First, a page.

International -- Readers Report
Reform the Chaebol--or Let the Worst Die (int'l edition)
In "Showdown in Korea" (Asian Cover Story, Dec. 14), Korean conglomerates, known as chaebol, are depicted as wild horses or cornered animals fighting with ferocity. Maybe it is true that they focused more on size than profitability, diversification over specialization, and massive debt over a solid equity base. But it is their variety of products and their eagerness to spread out that have made possible their proliferation--and consequently Korea's surprising economic development. Naturally, they must change to keep pace with competitors in a free market that requires higher productivity and efficiency, and they are well aware of that.
But with such a blatantly interventionist manner as that of our government, forcing change by means that seem undemocratic, I'm concerned it could bring about a contrary effect on our economy.
Joon Il Kim
Even though your article is based on facts, you don't look beneath the surface to see the real causes that triggered Korea's economic meltdown last year. For example, if Hanbo Steel, Kia Motors, and several other chaebol had been allowed to go under last year, our economy might not have encountered such a meltdown. But, due to the inextricable, corrupt relationships among chaebol owners, politicians, and bureaucrats, those firms were given protection in the form of a sort of moratorium, only to make them more debt-ridden.
In addition, if those failing chaebol had been allowed to die a natural death, our economy might have started restructuring without outside intervention or assistance. Of course, we also might have been thrown into much more severe economic and political turmoil than what we are experiencing now.
This example also shows the defects of the heavy-handedness of government intervention in the name of "chaebol reform." If our government succeeds in what they call reform, their belief in the governing class becomes stronger. That, in turn, means that property rights will lose ground and that the government will tighten its grip on the economy. The former will weaken the profit motive through restrictions of private-property rights, and the latter will block development of the market. Corruption could occur even more widely than before the reform.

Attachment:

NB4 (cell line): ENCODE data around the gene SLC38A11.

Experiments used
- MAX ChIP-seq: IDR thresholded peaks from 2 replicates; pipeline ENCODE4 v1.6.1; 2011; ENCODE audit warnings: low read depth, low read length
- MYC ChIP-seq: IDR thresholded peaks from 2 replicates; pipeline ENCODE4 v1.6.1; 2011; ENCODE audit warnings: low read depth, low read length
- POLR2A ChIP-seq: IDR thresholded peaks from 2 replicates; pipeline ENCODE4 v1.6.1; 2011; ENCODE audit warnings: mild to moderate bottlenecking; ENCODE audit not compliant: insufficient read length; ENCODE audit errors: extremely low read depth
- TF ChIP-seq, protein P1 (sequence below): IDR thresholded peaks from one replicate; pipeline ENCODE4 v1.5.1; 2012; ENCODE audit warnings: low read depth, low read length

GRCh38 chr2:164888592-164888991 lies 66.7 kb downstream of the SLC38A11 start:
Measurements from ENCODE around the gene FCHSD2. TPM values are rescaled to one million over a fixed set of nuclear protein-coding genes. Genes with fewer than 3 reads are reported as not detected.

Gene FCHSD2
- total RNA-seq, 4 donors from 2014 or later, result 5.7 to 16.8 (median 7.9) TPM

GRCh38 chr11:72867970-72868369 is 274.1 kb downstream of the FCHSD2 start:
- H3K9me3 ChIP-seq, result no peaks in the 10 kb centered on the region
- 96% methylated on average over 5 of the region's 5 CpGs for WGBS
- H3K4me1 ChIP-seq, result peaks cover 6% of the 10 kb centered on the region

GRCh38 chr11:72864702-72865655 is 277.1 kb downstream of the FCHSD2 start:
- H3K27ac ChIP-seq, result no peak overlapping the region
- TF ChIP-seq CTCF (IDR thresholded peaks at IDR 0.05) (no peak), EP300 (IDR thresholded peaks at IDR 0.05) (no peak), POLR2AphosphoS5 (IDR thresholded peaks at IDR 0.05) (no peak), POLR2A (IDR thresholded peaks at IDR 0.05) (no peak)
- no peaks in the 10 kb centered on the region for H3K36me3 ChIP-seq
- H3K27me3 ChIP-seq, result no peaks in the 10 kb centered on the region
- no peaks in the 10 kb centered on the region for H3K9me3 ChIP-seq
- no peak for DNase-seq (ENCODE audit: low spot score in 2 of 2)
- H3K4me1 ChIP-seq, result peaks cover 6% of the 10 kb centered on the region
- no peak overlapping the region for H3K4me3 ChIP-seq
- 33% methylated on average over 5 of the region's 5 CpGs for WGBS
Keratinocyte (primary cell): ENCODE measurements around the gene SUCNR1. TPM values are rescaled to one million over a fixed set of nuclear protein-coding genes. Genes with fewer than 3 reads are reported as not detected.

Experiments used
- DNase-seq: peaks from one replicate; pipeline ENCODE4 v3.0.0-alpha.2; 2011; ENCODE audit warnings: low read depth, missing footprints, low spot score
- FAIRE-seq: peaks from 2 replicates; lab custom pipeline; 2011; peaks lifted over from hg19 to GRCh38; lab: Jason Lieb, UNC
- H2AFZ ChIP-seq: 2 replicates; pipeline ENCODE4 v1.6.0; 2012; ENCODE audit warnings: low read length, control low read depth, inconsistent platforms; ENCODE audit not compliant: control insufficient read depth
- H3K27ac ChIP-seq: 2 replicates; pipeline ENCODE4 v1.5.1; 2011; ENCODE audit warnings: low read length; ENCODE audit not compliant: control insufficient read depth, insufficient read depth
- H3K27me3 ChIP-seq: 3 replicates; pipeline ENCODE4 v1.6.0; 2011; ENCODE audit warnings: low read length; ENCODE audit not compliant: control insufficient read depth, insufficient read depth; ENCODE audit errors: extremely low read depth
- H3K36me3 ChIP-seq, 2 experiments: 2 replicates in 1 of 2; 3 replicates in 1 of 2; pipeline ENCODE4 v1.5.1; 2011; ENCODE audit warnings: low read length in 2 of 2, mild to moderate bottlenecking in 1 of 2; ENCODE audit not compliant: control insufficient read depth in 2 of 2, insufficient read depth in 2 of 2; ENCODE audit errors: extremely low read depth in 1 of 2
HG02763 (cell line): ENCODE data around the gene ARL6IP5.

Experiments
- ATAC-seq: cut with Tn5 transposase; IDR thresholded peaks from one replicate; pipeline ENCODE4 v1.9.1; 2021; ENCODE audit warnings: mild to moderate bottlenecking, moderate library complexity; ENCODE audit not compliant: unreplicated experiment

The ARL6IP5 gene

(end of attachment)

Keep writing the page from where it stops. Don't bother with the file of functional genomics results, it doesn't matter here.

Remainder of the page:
With their profit motives restrained, the surviving chaebol will not be as energetic and aggressive as before, and they will become like Korea's financial institutions. These institutions, though owned by stockholders, have been heavily regulated and protected by the Finance Ministry and thus did not have any motivation to do business for profit. No wonder management never worried about banks' precarious financial status.
In short, the present government plan of reforming the chaebol should not be praised as highly as you did. This plan will surely create a superficially reformed economy within a surprisingly short period of time, but the danger lies in its long-term effect--the destruction of the energetic chaebol and, therewith, the Korean economy.
Han Eung Kim
SeoulReturn to top
China Should Nourish a High-Tech Giant (int'l edition)
Having read "Is Legend the IBM of China?" (Asian Business, Dec. 21), an ominous forecast occupied me. I am afraid that Legend Holdings, the "red chip," is going to grow into a chaebol just like those in Korea. Without question, China needs a competitive information technology (IT) company such as Legend. Still, absolutely fair competition is only a daydream. Beijing should lower the forbidding tariffs so as to enrich the IT soil, including the Chinese Academy of Sciences, with its state-of-the-art IT nutrition. In this way, real, sustainable development is possible.
Xian, ChinaReturn to top